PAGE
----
lunches served in the previous year
  • Commodity foods (Meat, eggs, cheese, canned
    fruits, frozen and canned vegetables, beans,
    juice, oils, rice, flour, pasta, grains) are
    offered at greatly reduced prices
  • Commodities tend to be lower grade full fat
    cheese, refined grains, high fat meats, processed
    fruits vegetables but recently the USDA has
    reduced the fat, sugar and salt contents of it
    offerings and is increasing the amount of fresh
    and frozen produce available
  • Economic incentive for schools to take
    reimbursement in commodities over cash

19
NSLP Reimbursement
  • Free lunch
  • Families at or below 130 of poverty level
  • USDA reimburses 2.40 / meal
  • Reduced-price lunch
  • Families between 130 185 of poverty level
  • USDA reimburses 2.00 / meal
  • Students pay no more than 0.40 / meal
  • Other USDA reimbursement
  • 0.23 / paid meal
  • 0.1675 per meal served
  • Reimbursement requires complying with NSLP
    program and submitting forms to government
  • For a family of four, 130 of poverty is 26K
    (185 is 37K)

20
How I determine what is to be served daily
21
Traditional Food-Based Menu Planning
  • The traditional food-based menu planning system
    which requires 5 different food group components
    in specific amounts for specific age groups has
    been used by most schools since the National
    School Lunch program was established in 1946.

22
The 5 food components consist of
PROTEIN
GRAIN
VEGETABLE
FRUIT
DAIRY
23
Elementary Lunch
  • Each student gets a tray
  • a protein,
  • grain
  • vegetable
  • Each student is offered
  • a milk(1 milk or a 1/2 chocolate milk)
  • a fresh fruit (i.e. apple, orange, banana)
  • Each student has the option to obtain more fruit
    from the fruit bar (i.e. canned fruit either
    natural juices or light syrup)

24
Middle School Lunch (5-8)
  • Traditional Lunch
  • A larger portioned version of the meal described
    above
  • Alternate Lunch
  • Each tray contains protein and grain (i.e. fresh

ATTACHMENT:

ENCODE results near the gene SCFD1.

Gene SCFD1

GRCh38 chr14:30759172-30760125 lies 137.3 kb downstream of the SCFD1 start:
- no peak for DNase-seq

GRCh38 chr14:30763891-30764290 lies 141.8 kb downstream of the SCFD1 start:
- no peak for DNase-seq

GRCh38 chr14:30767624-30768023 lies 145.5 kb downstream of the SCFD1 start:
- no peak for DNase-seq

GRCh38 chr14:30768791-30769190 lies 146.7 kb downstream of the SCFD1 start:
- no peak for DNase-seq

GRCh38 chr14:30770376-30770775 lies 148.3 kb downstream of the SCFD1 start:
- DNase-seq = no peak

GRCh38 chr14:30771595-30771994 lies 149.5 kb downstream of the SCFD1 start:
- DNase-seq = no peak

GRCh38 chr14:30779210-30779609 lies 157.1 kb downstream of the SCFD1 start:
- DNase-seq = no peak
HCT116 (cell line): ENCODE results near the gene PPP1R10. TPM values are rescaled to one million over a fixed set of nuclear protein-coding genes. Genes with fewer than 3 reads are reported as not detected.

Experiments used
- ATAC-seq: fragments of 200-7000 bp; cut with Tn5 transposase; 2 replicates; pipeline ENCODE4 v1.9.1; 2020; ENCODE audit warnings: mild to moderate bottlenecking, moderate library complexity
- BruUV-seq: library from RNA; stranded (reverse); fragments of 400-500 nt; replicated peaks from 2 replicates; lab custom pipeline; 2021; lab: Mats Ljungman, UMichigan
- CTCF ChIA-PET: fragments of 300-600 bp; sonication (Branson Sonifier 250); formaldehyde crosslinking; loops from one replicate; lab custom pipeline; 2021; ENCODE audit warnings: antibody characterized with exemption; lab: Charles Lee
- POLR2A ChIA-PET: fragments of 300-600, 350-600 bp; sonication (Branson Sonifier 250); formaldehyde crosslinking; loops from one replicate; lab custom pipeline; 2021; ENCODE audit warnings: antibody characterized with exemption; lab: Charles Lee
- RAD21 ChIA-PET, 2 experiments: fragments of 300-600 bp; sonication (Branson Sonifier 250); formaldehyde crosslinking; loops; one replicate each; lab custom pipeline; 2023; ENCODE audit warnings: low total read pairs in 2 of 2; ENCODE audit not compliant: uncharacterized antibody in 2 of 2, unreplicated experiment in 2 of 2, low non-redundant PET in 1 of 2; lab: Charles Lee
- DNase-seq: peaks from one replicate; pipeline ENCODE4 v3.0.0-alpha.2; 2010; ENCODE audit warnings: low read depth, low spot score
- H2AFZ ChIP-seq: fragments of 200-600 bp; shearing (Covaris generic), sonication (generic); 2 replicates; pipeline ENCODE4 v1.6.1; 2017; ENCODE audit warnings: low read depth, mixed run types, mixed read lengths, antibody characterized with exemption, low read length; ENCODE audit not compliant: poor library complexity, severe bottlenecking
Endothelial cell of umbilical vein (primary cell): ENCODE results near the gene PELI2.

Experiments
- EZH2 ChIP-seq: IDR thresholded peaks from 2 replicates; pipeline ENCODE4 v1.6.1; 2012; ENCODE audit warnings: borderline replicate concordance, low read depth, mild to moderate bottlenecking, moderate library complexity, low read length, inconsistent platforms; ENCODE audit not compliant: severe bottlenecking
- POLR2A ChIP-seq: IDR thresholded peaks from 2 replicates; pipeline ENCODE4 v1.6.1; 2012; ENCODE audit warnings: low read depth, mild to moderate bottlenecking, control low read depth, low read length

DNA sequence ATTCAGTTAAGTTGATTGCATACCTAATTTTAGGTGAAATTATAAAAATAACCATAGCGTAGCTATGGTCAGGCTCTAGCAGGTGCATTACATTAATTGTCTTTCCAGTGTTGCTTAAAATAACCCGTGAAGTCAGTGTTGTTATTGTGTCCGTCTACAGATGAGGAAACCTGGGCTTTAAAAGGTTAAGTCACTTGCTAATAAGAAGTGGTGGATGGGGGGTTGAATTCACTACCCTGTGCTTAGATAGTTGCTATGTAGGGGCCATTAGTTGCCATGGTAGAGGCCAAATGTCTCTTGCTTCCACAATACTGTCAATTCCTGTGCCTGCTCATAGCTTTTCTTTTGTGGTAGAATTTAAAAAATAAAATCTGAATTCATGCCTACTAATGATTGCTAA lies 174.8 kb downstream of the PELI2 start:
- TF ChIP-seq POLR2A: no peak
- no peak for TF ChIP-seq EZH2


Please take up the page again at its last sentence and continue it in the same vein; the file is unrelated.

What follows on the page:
salad w/tuna or meat, subs, mozzarella sticks,
    yogurt, bagels, pretzels, )
  • Student may select fresh cut vegetables (
    rotating assortment of 3 vegetables such as
    broccoli, carrots, celery, cauliflower, cucumbers
    and peppers) and fruit

25
The A list Ala-Carte
  • The John Stalker institute of Food and Nutrition
    has created a list of A-cceptable foods that
    meet the Massachusetts a-la-carte food and
    beverage standards to promote a healthier school
    environment
  • A list foods have size calorie, fat and sugar
    requirements WWW.JOHNSTALKERINSTITUTE.ORG
  • We recently started selling ala-carte foods to
    all grades. Currently we offer Izzies sparkling
    fruit juices and fresh-popped popcorn.
  • In the future we would like to incorporate more
    A list approved items to sell. (i.e. granola
    bars, yogurt, pretzels, crackers, frozen low
    yogurt and low fat ice cream.)
  • Students must use cash to purchase ala-carte
    items

26
Recent Changes
  • Pizza dough is whole grain
  • Whole wheat rolls on pasta day
  • More homemade offerings (i.e. vegetable and
    chicken soup, cookies, meatballs)
  • All A list items for ala-carte food and
    beverages
  • Automated point-of sale system with ability to
    charge on-line

27
Working to Improve
  • Time for lunch
  • Serving line configuration
  • More varied offerings
  • Better quality food
  • Possible new items hummus, salsa, baked
    potatoes, chili, less breaded meats and more
    grilled or baked
  • More fresh fruit
  • Nutritional Disclosure of meals on website to
    begin next year
  • Increase awareness of students/parents
  • Enhance ability for students/parents to make
    healthy choices

28
Constraints
  • Financial
  • Lunch fees
  • Cost of labor, supplies, food
  • Varying grades (K-8)
  • Facility
  • Kitchen space and equipment
  • Cafeteria line and space

29
Financial Constraints


30
Sample Monthly Menu Commodity Food

31
Positive Changes If Prices Increased
  • .10Milk in plastic containers instead of
    cartons
  • .20More whole wheat and a fresh garden salad
    daily on the line
  • .30.More variety of fresh fruits and vegetables
  • .40.Better quality chicken not breaded, but
    flamed broiled
  • .50.All of the above

32
Lunch Prices from Other Districts

33
A Physically Educated Person
  • Demonstrates competency in motor skills and
    movement patterns needed to perform a variety of
    physical activities
  • Participates regularly in physical activity
  • Achieves and maintains a health-enhancing level
    of physical fitness
  • Exhibits responsible personal and social behavior
    that respects self and others in physical
    activity settings
  • Values physical activity for health, enjoyment,
    challenge, self-expression, and/or social
    interaction

34
What is Health Literacy?
  • Health literacy is the capacity of individual
    to obtain, interpret, and understand basic health
    information and services, and the competence to
    use such information and services in ways that
    enhance health.

35

36
Healthy Lifelong LearningSome Examples
  • Elementary School
  • Open Circle
  • Digi-Walkers ( CSA gift) - 4th Grade Social
    Studies
  • Hop Scotch Children Around the World 1st
    Grade
  • Middle School
  • Second Step Violence Prevention
  • Community Service
  • Systems Thinking, Dynamic Modeling - Fatal Vision
    Goggles ( CSA Gift)

37
Ideas, Questions, Concerns
  • Wellness Policy
  • Contact Karen Slack
  • kslack_at_carlisle.mec.edu
  • Food Service
  • Contact Susan Robichaud
  • srobichaud_at_carlisle,mec.edu